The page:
She says, “Bihar is ranked the lowest in India’s SDG Index 2019 for India. Hygienic and comfortable menstruation is a basic human right and sustainable development cannot be ensured if menstruators are deprived of their basic rights.” Project अल्हड़ (Alharh) aims to create a robust sensitised community in Bhagalpur to collectively spread awareness, break the taboo, debunk myths and initiate fearless conversations around menstruation. The campaign aims to reach at least 6000 adolescent girls from government and private schools in Baghalpur district in 2020.

Read more about the campaign here.

A psychologist and co-founder of a mental health NGO called Customize Cognition, Ritika forayed into the space of menstrual health and hygiene, sexual and reproductive healthcare and rights and gender equality as an MHM Fellow with YKA. She says, “The experience of working on MHM/SRHR and gender equality has been an enriching and eye-opening experience. I have learned what’s beneath the surface of the issue, be it awareness, lack of resources or disregard for trans men, who also menstruate.”

The Transmen-ses campaign aims to tackle the issue of silence and disregard for trans men’s menstruation needs, by mobilising gender sensitive health professionals and gender neutral restrooms in Lucknow.

Read more about the campaign here.

A Computer Science engineer by education, Nitisha started her career in the corporate sector, before realising she wanted to work in the development and social justice space. Since then, she has worked with Teach For India and Care India and is from the founding batch of Indian School of Development Management (ISDM), a one of its kind organisation creating leaders for the development sector through its experiential learning post graduate program.

As a Youth Ki Awaaz Menstrual Health Fellow, Nitisha has started Let’s Talk Period, a campaign to mobilise young people to switch to sustainable period products. She says, “80 lakh women in Delhi use non-biodegradable sanitary products, generate 3000 tonnes of menstrual waste, that takes 500-800 years to decompose; which in turn contributes to the health issues of all menstruators, increased burden of waste management on the city and harmful living environment for all citizens.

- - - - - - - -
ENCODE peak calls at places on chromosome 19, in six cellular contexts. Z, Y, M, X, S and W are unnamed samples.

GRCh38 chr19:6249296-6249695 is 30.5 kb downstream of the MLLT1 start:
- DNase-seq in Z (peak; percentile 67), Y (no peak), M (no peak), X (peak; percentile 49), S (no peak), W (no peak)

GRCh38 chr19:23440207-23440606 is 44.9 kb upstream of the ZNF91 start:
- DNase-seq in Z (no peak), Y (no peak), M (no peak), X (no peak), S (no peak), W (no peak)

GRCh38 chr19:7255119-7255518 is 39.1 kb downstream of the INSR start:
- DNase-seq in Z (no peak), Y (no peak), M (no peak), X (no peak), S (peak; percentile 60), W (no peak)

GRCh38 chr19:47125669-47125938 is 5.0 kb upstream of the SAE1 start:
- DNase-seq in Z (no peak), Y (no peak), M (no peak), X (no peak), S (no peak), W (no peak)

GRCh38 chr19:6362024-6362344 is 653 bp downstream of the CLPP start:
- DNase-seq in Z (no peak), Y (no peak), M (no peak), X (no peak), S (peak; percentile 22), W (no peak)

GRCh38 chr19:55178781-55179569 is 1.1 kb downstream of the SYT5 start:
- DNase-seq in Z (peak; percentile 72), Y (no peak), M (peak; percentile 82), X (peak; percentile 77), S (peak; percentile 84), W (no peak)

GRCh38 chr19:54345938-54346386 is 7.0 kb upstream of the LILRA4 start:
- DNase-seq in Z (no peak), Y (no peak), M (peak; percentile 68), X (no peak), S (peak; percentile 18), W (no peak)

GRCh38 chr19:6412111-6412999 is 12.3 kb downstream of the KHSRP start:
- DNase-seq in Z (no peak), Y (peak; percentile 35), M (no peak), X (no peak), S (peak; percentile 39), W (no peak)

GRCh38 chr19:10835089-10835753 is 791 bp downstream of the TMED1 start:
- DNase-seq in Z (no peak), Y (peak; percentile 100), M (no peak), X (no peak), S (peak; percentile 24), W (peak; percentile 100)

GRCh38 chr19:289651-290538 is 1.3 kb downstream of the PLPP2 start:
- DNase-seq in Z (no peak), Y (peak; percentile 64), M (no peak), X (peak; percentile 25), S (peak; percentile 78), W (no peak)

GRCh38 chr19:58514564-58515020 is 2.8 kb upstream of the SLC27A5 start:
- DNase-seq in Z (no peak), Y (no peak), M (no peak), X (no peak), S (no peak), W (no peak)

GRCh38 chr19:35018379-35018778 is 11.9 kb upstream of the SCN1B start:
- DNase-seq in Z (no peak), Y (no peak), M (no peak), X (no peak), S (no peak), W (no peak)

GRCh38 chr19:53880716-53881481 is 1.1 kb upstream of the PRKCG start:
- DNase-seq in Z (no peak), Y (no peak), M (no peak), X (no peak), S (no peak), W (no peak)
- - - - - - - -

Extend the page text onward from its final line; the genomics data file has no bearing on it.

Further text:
Let’s Talk Period aims to change this by

Find out more about her campaign here.

Share your details to download the report.









We promise not to spam or send irrelevant information.

A former Assistant Secretary with the Ministry of Women and Child Development in West Bengal for three months, Lakshmi Bhavya has been championing the cause of menstrual hygiene in her district. By associating herself with the Lalana Campaign, a holistic menstrual hygiene awareness campaign which is conducted by the Anahat NGO, Lakshmi has been slowly breaking taboos when it comes to periods and menstrual hygiene.

A Gender Rights Activist working with the tribal and marginalized communities in india, Srilekha is a PhD scholar working on understanding body and sexuality among tribal girls, to fill the gaps in research around indigenous women and their stories. Srilekha has worked extensively at the grassroots level with community based organisations, through several advocacy initiatives around Gender, Mental Health, Menstrual Hygiene and Sexual and Reproductive Health Rights (SRHR) for the indigenous in Jharkhand, over the last 6 years.

Srilekha has also contributed to sustainable livelihood projects and legal aid programs for survivors of sex trafficking. She has been conducting research based programs on maternal health, mental health, gender based violence, sex and sexuality. Her interest lies in conducting workshops for young people on life skills, feminism, gender and sexuality, trauma, resilience and interpersonal relationships.

A Guwahati-based college student pursuing her Masters in Tata Institute of Social Sciences, Bidisha started the #BleedwithDignity campaign on the technology platform Change.org, demanding that the Government of Assam install
biodegradable sanitary pad vending machines in all government schools across the state. Her petition on Change.org has already gathered support from over 90000 people and continues to grow.

Bidisha was selected in Change.org’s flagship program ‘She Creates Change’ having run successful online advocacy
campaigns, which were widely recognised. Through the #BleedwithDignity campaign; she organised and celebrated World Menstrual Hygiene Day, 2019 in Guwahati, Assam by hosting a wall mural by collaborating with local organisations. The initiative was widely covered by national and local media, and the mural was later inaugurated by the event’s chief guest Commissioner of Guwahati Municipal Corporation (GMC) Debeswar Malakar, IAS.

Sign up for the Youth Ki Awaaz Prime Ministerial Brief below